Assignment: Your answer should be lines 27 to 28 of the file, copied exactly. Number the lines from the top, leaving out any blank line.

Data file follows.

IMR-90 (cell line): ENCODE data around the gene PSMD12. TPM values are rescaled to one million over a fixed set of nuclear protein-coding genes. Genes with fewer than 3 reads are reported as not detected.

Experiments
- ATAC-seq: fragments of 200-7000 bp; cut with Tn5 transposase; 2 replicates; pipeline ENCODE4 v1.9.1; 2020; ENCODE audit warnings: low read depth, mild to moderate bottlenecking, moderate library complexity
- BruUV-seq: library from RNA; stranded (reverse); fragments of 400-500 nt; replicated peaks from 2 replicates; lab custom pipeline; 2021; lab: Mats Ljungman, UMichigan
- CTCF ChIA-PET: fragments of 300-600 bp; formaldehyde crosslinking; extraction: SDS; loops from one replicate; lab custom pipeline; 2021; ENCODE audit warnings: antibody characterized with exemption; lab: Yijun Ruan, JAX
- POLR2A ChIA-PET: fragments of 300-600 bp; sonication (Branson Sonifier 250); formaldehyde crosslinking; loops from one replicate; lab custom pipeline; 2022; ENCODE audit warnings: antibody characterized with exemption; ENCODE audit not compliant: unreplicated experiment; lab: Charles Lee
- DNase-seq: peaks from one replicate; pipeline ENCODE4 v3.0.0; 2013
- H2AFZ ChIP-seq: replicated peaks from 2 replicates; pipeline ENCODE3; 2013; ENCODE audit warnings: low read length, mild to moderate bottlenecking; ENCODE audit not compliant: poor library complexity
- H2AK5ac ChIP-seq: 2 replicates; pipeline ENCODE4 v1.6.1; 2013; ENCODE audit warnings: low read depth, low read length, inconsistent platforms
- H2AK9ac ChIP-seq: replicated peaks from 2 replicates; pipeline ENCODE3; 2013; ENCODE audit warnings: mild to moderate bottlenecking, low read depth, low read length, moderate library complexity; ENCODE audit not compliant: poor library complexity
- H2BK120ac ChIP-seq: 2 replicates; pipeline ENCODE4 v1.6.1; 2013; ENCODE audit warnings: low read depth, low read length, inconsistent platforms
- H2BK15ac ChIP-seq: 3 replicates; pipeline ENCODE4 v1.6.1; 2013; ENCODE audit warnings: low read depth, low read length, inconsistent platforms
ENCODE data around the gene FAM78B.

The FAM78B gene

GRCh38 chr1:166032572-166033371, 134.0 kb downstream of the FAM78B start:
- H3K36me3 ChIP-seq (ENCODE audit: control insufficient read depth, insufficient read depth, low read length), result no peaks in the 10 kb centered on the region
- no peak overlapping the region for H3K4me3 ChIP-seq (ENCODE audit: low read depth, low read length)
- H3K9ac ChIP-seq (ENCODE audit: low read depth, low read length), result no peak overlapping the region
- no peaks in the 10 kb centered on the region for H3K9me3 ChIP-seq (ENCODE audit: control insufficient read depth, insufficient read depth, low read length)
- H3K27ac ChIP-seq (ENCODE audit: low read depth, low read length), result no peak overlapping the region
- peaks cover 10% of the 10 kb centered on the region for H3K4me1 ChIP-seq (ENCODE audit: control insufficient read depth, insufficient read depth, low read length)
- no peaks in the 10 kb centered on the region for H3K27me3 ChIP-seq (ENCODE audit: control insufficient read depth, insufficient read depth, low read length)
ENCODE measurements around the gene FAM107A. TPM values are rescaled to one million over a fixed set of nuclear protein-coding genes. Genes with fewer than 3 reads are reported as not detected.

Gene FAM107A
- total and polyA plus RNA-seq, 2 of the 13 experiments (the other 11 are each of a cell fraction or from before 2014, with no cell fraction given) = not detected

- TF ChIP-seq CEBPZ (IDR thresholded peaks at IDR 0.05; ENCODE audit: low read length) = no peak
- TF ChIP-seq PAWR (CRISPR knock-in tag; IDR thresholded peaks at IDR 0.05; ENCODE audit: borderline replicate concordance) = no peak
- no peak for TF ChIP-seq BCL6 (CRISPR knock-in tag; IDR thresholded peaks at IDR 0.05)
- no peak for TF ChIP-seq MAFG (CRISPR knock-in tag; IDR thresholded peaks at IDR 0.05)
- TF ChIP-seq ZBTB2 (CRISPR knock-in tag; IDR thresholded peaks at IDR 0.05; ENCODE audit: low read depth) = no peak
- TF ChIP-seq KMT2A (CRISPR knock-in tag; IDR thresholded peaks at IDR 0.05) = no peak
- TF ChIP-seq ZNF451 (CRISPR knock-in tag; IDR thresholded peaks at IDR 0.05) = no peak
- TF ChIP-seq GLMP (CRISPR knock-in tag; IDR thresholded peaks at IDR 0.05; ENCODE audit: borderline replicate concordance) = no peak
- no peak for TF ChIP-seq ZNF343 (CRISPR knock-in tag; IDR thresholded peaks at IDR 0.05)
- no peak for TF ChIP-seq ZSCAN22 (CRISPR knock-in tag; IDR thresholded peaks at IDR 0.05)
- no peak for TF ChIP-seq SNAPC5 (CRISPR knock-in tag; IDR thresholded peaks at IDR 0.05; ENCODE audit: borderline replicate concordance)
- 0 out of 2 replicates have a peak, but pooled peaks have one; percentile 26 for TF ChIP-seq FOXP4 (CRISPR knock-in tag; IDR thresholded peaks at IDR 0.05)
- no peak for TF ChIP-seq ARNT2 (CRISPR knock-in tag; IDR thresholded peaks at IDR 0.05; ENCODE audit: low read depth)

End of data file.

- TF ChIP-seq PAWR (CRISPR knock-in tag; IDR thresholded peaks at IDR 0.05; ENCODE audit: borderline replicate concordance) = no peak
- no peak for TF ChIP-seq BCL6 (CRISPR knock-in tag; IDR thresholded peaks at IDR 0.05)